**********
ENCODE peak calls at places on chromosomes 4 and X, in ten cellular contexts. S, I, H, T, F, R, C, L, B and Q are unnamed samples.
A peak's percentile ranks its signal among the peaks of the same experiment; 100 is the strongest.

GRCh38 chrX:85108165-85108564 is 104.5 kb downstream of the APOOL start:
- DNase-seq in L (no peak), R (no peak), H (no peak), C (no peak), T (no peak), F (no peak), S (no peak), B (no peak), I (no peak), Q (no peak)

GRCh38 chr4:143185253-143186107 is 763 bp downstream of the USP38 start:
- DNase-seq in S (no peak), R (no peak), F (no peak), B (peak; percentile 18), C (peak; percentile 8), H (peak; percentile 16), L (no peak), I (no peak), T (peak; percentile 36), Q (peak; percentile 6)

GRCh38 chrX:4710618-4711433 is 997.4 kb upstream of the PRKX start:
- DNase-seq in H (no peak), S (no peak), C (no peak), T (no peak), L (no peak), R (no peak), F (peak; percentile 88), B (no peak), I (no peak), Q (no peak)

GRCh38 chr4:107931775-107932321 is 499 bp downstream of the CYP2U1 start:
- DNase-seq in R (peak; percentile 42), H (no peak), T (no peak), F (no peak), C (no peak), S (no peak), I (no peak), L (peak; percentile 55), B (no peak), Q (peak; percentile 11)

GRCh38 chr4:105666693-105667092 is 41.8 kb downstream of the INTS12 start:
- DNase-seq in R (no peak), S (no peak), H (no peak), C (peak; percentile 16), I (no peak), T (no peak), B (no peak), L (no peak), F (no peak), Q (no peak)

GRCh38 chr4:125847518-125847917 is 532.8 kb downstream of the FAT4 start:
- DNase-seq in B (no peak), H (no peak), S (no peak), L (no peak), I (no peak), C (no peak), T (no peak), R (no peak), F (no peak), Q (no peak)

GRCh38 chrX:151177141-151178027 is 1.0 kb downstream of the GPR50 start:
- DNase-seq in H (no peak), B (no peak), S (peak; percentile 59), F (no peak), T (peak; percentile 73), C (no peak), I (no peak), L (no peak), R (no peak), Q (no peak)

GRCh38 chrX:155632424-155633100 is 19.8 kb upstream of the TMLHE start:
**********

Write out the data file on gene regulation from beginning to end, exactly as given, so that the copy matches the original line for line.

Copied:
ENCODE peak calls at places on chromosomes 4 and X, in ten cellular contexts. S, I, H, T, F, R, C, L, B and Q are unnamed samples.
A peak's percentile ranks its signal among the peaks of the same experiment; 100 is the strongest.

GRCh38 chrX:85108165-85108564 is 104.5 kb downstream of the APOOL start:
- DNase-seq in L (no peak), R (no peak), H (no peak), C (no peak), T (no peak), F (no peak), S (no peak), B (no peak), I (no peak), Q (no peak)

GRCh38 chr4:143185253-143186107 is 763 bp downstream of the USP38 start:
- DNase-seq in S (no peak), R (no peak), F (no peak), B (peak; percentile 18), C (peak; percentile 8), H (peak; percentile 16), L (no peak), I (no peak), T (peak; percentile 36), Q (peak; percentile 6)

GRCh38 chrX:4710618-4711433 is 997.4 kb upstream of the PRKX start:
- DNase-seq in H (no peak), S (no peak), C (no peak), T (no peak), L (no peak), R (no peak), F (peak; percentile 88), B (no peak), I (no peak), Q (no peak)

GRCh38 chr4:107931775-107932321 is 499 bp downstream of the CYP2U1 start:
- DNase-seq in R (peak; percentile 42), H (no peak), T (no peak), F (no peak), C (no peak), S (no peak), I (no peak), L (peak; percentile 55), B (no peak), Q (peak; percentile 11)

GRCh38 chr4:105666693-105667092 is 41.8 kb downstream of the INTS12 start:
- DNase-seq in R (no peak), S (no peak), H (no peak), C (peak; percentile 16), I (no peak), T (no peak), B (no peak), L (no peak), F (no peak), Q (no peak)

GRCh38 chr4:125847518-125847917 is 532.8 kb downstream of the FAT4 start:
- DNase-seq in B (no peak), H (no peak), S (no peak), L (no peak), I (no peak), C (no peak), T (no peak), R (no peak), F (no peak), Q (no peak)

GRCh38 chrX:151177141-151178027 is 1.0 kb downstream of the GPR50 start:
- DNase-seq in H (no peak), B (no peak), S (peak; percentile 59), F (no peak), T (peak; percentile 73), C (no peak), I (no peak), L (no peak), R (no peak), Q (no peak)

GRCh38 chrX:155632424-155633100 is 19.8 kb upstream of the TMLHE start: